Blogs

The Agony of Influence by Nick

Perhaps you’ve heard the tragic story of John Kennedy Toole, the author of A Confederacy of Dunces . Toole’s novels remained unpublished during his lifetime, but after he snuffed out his own life at the young age of 31 his mother sent away his manuscripts to publishers. He eventually posthumously received a Pulitzer Prize in 1981.

Thoughts on A Long Way Gone by Alicia

Those of us who live in the U.S. of A. hear of “wars and rumors of wars,” but our children are usually spared the horrible details. This is not true of the child soldiers on distant shores who meet war in the close up and personal way that young Ishmael Beah did. In his book, A Long Way Gone: Memoirs of a Boy Soldier , It is 1992, andtwelve year old Ishmael, his brother, and a few friends leave their village in Sierra Leone, West Africa in hopes of becoming rap stars in a talent show.

Books for a Short Attention Span by Christina

I heard an interesting factoid the other day, or perhaps I read it. I probably read it. Sounds like something I would have picked up in Mental Floss magazine. Anyway, the article, or perhaps clever individual, said that adults, on average, have a mere 20 minute attention span. At first I was offended, thought it didn’t give us enough credit, but then I decided it was probably accurate, and maybe even generous. The point is, sometimes I am too high strung or too busy to sit down and read a novel.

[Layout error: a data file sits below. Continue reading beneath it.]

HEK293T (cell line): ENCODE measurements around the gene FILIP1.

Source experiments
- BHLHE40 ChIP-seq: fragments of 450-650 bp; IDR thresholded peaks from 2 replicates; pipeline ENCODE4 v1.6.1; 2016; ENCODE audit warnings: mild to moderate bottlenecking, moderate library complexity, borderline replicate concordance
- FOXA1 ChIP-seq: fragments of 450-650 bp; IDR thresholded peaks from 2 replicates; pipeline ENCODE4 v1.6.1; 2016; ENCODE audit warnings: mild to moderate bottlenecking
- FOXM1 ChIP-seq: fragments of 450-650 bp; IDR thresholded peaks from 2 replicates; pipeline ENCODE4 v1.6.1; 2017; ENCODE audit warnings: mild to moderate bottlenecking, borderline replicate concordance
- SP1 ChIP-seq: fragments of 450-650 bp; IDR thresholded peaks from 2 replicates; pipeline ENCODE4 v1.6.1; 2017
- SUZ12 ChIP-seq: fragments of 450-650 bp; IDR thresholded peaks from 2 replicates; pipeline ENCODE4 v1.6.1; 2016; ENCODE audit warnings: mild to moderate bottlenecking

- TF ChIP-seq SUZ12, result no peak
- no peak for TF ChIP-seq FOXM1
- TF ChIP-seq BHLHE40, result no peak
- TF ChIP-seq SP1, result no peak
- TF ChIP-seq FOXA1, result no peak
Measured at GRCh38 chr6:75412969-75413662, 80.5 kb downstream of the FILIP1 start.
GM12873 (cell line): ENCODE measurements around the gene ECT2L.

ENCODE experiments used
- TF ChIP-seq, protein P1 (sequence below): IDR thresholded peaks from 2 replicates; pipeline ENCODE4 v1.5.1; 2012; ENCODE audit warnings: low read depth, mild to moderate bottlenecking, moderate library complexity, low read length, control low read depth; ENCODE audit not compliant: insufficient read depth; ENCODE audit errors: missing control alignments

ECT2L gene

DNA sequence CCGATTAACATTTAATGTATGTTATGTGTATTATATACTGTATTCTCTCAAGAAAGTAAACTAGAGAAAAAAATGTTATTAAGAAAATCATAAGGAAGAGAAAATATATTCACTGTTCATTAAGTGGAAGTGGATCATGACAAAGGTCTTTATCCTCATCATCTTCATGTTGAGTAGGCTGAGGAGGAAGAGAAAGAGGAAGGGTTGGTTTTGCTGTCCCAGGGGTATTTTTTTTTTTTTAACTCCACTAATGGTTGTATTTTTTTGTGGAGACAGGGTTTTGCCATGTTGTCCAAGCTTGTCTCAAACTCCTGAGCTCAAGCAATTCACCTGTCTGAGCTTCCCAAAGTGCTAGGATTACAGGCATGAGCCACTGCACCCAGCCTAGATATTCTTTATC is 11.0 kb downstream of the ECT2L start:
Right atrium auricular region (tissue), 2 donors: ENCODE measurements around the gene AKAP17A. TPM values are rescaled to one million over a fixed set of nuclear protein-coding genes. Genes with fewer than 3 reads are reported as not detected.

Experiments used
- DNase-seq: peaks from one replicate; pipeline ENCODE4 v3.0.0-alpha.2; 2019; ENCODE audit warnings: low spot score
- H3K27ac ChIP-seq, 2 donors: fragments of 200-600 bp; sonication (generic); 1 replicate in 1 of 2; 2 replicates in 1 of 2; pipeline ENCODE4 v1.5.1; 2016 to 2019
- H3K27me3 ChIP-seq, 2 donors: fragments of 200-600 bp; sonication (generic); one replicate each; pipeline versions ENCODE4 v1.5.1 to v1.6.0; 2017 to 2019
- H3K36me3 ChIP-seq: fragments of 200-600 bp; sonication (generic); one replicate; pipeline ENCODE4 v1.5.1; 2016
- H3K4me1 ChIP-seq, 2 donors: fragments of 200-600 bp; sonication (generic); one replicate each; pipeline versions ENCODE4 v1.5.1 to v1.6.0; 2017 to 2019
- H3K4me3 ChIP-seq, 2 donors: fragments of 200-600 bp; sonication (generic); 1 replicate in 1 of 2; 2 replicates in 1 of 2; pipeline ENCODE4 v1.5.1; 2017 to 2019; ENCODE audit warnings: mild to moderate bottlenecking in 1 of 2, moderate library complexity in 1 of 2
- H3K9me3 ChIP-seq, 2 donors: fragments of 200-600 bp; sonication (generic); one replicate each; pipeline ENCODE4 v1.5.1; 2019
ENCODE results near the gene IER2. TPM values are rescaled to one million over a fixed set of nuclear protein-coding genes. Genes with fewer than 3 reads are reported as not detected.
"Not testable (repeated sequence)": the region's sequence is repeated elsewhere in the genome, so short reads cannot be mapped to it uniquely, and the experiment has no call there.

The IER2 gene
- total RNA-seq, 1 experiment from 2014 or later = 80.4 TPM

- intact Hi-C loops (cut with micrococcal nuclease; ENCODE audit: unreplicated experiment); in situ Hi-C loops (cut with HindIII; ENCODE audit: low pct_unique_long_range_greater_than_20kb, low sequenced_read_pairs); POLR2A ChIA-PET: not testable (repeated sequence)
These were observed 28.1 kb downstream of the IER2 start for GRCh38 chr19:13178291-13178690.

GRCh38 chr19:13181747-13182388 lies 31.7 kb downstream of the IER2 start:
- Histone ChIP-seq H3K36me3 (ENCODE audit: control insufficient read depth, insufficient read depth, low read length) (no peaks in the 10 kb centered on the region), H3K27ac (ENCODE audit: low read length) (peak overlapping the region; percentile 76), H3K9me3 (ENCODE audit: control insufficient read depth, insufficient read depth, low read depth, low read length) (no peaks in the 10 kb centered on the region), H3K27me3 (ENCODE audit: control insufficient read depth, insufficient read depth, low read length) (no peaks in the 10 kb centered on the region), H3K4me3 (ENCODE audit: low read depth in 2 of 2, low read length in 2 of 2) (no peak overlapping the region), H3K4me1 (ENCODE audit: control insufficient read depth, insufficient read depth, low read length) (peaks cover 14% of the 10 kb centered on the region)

Obsession; and The Man Who Loved Books Too Much by Nick

I make no bones about it that I have certain ‘weaknesses’. That I can put on my Rob Gordon hat and prattle away into the wee hours about the best Stones record, that Volume IV will change your life, why any true outsider art will always be better than Basquiat, or the psychologically damaging ramifications of not reorganizing my books and records at least twice a year. These are obsessions and I encourage you to walk softly, perhaps even shield your eyes from time to time, while viewing.

Warrior Ethos vs. Gamer's Creed, or War is Hell by Tim

War is hell. So is sharing a stage with Norman Mailer . Wisely, Mailer chose a career in writing and we are all better for it. He burst onto the scene in 1948 with the publication of The Naked and the Dead , a novel about World War II that has since been hailed as one of the greatest novels in American literary history.

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